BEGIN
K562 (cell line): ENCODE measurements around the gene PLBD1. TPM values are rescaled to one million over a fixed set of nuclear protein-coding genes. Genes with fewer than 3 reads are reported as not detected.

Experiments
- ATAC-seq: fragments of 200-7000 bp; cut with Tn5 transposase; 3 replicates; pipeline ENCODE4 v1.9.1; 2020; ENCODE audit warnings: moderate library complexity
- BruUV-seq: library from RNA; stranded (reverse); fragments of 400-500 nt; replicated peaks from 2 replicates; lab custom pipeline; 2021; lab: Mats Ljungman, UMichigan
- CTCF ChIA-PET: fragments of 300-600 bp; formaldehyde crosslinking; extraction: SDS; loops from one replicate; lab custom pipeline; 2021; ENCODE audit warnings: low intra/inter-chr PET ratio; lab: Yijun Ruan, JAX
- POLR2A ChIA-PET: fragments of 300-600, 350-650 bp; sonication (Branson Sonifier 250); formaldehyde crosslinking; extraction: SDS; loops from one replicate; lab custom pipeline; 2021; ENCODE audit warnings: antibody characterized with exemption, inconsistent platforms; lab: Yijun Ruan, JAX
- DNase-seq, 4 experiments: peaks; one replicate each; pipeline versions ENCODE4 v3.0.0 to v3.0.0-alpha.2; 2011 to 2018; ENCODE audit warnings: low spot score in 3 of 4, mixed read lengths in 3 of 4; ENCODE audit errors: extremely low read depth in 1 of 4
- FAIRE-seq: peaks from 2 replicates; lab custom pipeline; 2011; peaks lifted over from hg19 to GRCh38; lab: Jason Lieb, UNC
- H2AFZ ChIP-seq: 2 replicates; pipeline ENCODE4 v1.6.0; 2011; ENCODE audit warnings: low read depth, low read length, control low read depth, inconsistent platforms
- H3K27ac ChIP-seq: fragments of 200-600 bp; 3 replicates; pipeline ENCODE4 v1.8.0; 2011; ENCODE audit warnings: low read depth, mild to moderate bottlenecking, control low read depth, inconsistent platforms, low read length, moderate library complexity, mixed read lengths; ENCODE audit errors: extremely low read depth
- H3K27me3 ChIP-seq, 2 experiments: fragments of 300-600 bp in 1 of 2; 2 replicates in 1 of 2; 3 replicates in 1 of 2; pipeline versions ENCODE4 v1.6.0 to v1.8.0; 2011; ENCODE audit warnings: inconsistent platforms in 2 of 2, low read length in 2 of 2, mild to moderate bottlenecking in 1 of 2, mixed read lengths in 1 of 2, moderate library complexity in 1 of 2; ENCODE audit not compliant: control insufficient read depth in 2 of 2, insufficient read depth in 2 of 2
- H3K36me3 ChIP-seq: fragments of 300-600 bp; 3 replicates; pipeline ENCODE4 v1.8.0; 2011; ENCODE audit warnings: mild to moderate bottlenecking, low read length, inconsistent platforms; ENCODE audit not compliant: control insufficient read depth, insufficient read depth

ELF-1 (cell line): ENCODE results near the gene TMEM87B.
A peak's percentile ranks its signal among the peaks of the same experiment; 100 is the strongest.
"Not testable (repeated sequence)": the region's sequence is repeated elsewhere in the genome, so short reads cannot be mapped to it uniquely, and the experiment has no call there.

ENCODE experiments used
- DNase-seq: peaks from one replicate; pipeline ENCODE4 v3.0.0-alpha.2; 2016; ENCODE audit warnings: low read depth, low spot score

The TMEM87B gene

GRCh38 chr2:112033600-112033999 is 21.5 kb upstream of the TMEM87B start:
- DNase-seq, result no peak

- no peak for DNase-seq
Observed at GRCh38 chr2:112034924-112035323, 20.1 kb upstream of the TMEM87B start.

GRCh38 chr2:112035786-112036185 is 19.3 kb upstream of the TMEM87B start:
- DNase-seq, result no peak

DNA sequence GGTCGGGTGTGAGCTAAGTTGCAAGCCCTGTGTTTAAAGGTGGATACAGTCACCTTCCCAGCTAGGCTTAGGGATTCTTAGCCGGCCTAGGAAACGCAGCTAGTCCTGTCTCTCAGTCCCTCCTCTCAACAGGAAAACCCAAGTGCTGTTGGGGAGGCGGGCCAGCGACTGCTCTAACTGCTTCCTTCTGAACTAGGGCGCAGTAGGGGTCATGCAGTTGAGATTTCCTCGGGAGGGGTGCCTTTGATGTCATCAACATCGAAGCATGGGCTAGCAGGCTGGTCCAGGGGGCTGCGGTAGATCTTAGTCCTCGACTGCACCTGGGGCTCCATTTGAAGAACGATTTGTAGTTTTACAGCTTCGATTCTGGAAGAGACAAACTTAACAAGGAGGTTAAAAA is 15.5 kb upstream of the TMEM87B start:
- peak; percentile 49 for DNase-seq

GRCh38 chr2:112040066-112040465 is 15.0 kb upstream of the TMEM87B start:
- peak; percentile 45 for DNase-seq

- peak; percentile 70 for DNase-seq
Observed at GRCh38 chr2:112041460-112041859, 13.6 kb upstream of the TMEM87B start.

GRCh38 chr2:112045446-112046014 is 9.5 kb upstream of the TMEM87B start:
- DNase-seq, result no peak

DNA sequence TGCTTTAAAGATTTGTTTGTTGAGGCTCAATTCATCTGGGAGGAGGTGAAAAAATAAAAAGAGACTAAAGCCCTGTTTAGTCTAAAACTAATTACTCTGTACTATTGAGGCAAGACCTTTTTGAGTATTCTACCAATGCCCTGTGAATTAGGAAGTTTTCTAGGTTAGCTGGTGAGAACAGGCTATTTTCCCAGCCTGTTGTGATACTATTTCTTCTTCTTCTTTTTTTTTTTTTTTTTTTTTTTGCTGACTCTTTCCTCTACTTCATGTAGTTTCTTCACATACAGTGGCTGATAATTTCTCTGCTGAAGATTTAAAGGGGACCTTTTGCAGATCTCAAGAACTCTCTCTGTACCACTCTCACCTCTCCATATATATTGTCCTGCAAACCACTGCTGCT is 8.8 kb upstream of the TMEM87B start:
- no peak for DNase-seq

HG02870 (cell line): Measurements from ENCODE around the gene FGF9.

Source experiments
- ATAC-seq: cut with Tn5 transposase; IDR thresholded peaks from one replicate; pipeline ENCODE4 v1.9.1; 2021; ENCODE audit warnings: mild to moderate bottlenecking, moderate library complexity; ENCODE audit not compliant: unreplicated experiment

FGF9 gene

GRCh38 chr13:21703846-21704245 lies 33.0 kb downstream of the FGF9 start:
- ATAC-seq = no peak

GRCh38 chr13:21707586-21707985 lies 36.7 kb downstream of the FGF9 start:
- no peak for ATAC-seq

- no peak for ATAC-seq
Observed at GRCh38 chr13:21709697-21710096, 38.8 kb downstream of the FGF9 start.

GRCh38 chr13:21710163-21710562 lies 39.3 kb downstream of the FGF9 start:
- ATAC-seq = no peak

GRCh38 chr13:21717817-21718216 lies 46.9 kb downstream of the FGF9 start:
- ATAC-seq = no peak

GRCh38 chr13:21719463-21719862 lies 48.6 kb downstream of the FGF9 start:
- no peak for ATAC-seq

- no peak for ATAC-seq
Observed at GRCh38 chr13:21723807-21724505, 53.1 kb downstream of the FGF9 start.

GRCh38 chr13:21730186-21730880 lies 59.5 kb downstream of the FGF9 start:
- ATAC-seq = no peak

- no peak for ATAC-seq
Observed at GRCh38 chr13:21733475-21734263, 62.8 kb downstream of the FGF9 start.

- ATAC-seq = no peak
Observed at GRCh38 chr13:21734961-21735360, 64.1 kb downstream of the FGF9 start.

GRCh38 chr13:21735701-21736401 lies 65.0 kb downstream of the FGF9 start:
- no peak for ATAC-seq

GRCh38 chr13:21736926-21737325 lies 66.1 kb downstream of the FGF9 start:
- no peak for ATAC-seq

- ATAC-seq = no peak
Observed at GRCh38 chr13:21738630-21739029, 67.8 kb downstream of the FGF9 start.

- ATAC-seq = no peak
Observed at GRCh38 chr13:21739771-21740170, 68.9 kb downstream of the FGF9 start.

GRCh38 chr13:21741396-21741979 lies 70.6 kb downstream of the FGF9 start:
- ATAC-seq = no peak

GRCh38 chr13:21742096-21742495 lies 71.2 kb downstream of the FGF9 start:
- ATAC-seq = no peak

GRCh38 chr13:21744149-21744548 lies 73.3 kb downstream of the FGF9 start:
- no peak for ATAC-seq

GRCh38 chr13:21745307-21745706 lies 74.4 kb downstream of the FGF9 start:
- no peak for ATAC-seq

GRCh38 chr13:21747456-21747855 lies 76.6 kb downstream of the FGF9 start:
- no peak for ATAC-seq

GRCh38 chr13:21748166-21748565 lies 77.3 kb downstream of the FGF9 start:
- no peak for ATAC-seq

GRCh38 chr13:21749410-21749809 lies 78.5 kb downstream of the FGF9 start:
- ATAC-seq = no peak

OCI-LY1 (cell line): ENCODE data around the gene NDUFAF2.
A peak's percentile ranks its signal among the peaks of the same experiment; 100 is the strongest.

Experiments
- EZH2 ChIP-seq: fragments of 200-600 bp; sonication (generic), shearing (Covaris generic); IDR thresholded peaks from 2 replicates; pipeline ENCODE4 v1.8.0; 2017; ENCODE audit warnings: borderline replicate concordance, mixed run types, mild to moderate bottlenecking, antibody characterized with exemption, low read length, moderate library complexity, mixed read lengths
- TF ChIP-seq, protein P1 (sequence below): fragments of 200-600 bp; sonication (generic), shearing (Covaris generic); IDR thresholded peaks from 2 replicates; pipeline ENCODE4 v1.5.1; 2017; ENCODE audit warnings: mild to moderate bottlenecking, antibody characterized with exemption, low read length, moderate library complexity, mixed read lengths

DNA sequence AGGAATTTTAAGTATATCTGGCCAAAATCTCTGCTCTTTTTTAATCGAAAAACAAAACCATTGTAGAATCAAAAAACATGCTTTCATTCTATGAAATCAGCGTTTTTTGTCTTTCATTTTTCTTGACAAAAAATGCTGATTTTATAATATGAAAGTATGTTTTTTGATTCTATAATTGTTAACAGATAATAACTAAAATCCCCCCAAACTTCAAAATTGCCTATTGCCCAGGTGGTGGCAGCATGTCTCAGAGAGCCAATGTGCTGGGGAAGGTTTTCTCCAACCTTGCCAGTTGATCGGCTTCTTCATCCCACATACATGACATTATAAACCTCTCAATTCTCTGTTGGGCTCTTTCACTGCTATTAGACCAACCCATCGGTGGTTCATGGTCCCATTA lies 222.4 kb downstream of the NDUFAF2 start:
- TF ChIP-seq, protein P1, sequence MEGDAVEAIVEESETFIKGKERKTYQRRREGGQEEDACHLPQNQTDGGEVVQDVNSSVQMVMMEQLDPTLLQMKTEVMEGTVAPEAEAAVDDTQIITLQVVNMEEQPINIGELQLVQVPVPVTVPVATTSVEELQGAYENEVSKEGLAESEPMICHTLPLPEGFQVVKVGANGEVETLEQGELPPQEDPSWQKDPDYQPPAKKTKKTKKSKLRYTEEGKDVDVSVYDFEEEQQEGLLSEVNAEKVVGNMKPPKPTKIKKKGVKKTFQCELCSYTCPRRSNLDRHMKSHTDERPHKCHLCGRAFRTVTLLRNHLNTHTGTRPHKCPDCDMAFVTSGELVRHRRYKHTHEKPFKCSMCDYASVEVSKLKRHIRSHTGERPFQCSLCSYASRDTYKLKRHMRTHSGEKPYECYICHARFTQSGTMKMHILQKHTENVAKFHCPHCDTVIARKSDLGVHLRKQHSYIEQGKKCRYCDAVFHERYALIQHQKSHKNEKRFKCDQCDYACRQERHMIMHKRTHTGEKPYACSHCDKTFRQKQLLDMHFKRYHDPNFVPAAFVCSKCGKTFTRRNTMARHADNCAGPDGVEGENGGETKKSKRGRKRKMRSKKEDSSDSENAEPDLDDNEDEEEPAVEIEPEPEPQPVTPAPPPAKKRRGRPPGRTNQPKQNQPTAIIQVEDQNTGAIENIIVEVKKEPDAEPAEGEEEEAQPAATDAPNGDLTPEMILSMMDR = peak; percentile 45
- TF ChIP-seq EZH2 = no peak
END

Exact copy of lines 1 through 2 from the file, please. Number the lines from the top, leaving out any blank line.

K562 (cell line): ENCODE measurements around the gene PLBD1. TPM values are rescaled to one million over a fixed set of nuclear protein-coding genes. Genes with fewer than 3 reads are reported as not detected.

Experiments